# How to generate a -24V signal

I have to interface a specific motor, it has a weird driving board, I was in contact with the technical team from the manufacturer, and they told me that I have to send a -24V on a pin to allow it to turn. I have a +24V power supply, several step down modules, on 5V and 3.3V for my microcontrollers and other things.So here is my question: What is the simple way to produce a -24V voltage source from a 24V or lower one? I have searched a lot, but found nothing... My first idea was an inverting opamp, but if I were able to power it down to -24v then I would'nt need it at all :)

Any Ideas are welcome.

My ideas are now oriented to step down ICs able to output negative voltage from a positive one... I guess something around -18V should be enough to be understood by the driver.

• how much current do you need on the -24V? Commented Jul 26, 2016 at 9:36
• google polarity inverting buck boost e.g. ti.com.cn/cn/lit/an/snva022e/snva022e.pdf Commented Jul 26, 2016 at 9:57
• Are you sure that this is merely a signal and not a power supply rail? Commented Jul 26, 2016 at 10:03

Linear tech produce a number of inverting switchers like this: -

Check the data sheet to see if it can produce -24V. If not then use the search engine on this page here

There's also this one: -

• No, it can't. Its specification is 45V maximum between Vin and ground. Commented Jul 26, 2016 at 10:05
• @OleksandrR. I did say in my answer to check the data sheet to see if it can produce -24V. Anyway I've added another option. Commented Jul 26, 2016 at 10:06
• Yes, and I checked it and found it's not suitable. The second option is better and I upvoted your answer. I wonder, if not the datasheets, where are you getting these images from? Commented Jul 26, 2016 at 10:07
• @OleksandrR....... enter your search phrase into google then select images from the top line! Is anyone of these pictures you: google.co.uk/… Commented Jul 26, 2016 at 10:09

Assuming the -24v is a control input, so doesn't need much current, and only needs approximately -24v, then a cheap, quick and dirty way is to use a charge pump. Like this.

simulate this circuit – Schematic created using CircuitLab

What's drawn as an opamp is any circuit capable of making a rail to rail square wave.

The output is unregulated, and drops with increasing current.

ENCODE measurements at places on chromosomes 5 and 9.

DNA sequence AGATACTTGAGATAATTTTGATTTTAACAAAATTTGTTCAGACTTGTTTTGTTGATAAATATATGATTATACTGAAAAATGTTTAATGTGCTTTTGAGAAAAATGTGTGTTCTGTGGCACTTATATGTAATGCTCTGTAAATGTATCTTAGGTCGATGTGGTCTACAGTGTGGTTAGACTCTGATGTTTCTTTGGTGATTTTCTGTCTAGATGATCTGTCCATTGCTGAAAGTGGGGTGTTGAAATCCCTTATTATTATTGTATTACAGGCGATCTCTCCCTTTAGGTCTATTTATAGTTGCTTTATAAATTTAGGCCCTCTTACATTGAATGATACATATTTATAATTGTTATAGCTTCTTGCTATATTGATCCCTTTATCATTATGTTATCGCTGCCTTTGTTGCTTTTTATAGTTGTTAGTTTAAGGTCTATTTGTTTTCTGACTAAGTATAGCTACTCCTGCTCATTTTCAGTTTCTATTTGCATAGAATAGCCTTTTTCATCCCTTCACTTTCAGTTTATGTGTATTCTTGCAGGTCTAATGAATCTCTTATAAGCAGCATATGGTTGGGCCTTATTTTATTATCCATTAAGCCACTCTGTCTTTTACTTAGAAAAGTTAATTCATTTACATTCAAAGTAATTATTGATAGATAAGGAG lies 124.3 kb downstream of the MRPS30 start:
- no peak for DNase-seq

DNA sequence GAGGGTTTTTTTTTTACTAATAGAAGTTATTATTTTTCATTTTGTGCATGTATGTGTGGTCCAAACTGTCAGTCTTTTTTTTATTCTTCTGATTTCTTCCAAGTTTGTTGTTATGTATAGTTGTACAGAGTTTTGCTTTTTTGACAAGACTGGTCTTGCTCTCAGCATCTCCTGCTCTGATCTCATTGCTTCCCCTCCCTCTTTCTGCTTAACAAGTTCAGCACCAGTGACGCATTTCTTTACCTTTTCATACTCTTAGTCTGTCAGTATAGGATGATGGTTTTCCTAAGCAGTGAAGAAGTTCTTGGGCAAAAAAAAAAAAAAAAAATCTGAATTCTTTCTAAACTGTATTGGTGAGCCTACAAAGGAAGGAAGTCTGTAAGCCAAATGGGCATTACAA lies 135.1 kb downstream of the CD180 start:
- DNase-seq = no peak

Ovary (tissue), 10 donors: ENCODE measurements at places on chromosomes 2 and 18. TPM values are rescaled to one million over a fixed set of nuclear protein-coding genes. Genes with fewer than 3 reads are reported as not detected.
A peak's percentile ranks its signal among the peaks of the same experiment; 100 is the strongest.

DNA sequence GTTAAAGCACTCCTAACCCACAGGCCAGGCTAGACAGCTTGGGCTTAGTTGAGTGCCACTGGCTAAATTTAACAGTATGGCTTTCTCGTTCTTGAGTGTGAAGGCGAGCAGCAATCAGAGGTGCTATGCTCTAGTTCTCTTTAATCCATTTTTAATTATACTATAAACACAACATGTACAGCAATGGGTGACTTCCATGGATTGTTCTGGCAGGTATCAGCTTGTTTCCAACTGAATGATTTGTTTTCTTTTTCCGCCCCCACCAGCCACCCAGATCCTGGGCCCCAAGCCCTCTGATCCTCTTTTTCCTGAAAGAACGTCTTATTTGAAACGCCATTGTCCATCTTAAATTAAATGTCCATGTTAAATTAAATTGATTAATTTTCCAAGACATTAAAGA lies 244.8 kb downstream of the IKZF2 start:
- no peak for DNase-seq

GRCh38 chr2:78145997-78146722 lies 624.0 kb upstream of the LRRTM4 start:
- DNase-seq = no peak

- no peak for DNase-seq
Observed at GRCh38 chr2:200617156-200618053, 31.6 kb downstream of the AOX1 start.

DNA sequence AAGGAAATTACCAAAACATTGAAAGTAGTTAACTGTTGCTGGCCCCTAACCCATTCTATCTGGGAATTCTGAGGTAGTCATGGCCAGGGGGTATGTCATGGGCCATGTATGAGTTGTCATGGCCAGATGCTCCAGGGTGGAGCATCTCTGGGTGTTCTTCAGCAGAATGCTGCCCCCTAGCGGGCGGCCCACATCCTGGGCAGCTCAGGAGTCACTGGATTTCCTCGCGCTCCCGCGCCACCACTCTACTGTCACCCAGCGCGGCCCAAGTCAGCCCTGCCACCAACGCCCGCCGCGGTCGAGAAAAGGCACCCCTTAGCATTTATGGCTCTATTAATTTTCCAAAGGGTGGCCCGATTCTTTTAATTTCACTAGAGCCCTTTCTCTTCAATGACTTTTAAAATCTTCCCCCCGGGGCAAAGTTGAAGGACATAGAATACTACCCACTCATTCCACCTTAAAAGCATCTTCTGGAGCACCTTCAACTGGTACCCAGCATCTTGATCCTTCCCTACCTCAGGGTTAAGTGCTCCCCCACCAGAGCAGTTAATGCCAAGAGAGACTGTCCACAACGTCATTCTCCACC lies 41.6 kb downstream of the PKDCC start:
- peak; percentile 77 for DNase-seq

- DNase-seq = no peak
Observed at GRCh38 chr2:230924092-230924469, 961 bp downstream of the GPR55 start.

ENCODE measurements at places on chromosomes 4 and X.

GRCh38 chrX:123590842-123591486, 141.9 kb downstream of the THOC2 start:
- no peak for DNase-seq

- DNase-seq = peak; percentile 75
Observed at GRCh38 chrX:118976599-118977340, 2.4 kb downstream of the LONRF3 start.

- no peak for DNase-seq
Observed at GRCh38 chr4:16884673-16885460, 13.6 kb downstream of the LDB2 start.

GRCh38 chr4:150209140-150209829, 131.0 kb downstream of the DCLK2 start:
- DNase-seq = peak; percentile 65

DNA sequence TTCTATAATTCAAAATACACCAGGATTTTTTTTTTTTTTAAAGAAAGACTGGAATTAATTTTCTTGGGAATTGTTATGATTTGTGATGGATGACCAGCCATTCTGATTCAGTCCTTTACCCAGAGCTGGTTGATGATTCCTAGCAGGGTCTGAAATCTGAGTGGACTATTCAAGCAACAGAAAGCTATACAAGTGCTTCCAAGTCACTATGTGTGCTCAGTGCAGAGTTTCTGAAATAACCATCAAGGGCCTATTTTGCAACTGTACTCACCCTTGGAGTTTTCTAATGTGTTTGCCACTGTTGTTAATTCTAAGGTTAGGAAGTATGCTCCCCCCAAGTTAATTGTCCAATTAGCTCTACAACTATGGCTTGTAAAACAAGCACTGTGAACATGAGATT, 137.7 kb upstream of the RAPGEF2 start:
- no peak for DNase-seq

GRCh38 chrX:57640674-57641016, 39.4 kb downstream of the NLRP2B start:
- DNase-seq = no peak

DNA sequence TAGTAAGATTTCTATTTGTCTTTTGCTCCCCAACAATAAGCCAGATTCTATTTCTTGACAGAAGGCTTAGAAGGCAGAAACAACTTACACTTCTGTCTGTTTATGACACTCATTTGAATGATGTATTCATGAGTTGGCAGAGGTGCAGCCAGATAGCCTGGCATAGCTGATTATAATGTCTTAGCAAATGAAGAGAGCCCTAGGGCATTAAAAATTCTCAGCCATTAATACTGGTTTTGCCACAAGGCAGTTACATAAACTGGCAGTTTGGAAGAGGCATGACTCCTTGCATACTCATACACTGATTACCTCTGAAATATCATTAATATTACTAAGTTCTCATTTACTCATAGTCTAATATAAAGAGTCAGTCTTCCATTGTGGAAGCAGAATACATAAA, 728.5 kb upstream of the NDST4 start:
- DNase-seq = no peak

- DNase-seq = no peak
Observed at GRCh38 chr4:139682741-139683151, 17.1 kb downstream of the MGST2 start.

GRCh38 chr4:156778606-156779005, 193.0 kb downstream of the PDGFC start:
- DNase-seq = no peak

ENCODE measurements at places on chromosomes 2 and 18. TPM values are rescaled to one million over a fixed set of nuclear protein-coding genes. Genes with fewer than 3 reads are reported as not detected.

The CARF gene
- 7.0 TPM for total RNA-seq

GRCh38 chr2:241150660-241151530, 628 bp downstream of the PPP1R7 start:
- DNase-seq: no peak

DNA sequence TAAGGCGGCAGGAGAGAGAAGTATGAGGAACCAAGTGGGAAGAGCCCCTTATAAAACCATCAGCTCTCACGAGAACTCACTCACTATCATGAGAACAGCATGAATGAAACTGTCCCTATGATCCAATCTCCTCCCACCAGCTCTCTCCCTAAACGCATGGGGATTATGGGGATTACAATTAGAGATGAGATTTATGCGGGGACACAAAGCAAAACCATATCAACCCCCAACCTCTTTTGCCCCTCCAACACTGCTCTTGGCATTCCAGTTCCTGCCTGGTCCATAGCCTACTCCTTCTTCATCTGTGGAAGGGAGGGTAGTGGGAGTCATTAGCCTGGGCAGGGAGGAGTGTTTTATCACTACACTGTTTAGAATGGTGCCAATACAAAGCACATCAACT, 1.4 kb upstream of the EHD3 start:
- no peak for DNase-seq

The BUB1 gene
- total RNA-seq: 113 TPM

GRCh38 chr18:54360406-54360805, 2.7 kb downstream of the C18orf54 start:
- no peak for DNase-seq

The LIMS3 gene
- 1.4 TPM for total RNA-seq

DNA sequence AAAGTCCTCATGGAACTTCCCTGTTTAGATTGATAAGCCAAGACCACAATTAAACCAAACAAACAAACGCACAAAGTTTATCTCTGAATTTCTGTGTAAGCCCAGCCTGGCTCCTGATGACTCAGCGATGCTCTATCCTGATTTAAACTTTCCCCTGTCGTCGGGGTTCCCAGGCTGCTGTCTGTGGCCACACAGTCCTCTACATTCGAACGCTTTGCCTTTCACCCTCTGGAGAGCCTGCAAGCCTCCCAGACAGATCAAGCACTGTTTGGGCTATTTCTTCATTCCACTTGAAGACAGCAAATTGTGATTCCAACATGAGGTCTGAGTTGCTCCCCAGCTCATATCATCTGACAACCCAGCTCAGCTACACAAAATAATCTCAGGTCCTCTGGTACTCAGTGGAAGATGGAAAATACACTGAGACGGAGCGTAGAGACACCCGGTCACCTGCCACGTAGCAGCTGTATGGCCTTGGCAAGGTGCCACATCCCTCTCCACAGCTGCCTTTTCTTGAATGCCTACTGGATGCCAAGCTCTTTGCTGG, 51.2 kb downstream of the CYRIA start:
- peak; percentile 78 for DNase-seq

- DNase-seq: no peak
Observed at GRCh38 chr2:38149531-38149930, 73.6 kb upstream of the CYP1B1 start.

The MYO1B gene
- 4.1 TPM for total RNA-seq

If you do need exactly -24v, then you can use a 2 stage charge pump and regulator.

If you need more current than a few mA, then it's worth going to a magnetic solution, an inverting boost, rather than a charge pump.

• It takes an oscillator to drive "OA2", and diodes D1 and D2 are reversed. As shown, this would generate positive 24V. Commented Jul 26, 2016 at 19:42
• OA2 could be the oscillator, that's not a full circuit of course. Diodes the wrong way round ... I'd like to say 'congratulations, you're the first to spot my deliberate mistake', but I must actually say 'doh! facepalm'. Commented Jul 26, 2016 at 20:12

An easy way is to use a DC-DC converter with an isolated output. For example, an PDS1-S24-S24-S. This particular one, while cheap, has a minimum output load requirement of 4mA so add an LED indicator or whatever if your load is insufficient (the consequence of insufficient loading is that the magnitude of the output voltage rises above the expected value).

What is the simple way to produce a -24V voltage source from a 24V or lower one?

You don't have to produce a new source. Because +24 and GND/0V is just a name for a potential we can switch the postitive and negative potential to get a negative voltage. Connect the "0V/GND" for your -24 Voltage to +24 and your -24V connector to 0V/GND.

• It's probably not that simple. If the motor needs positive voltages, too, this trick won't work. But generally spoken you are right. Commented Jul 26, 2016 at 12:15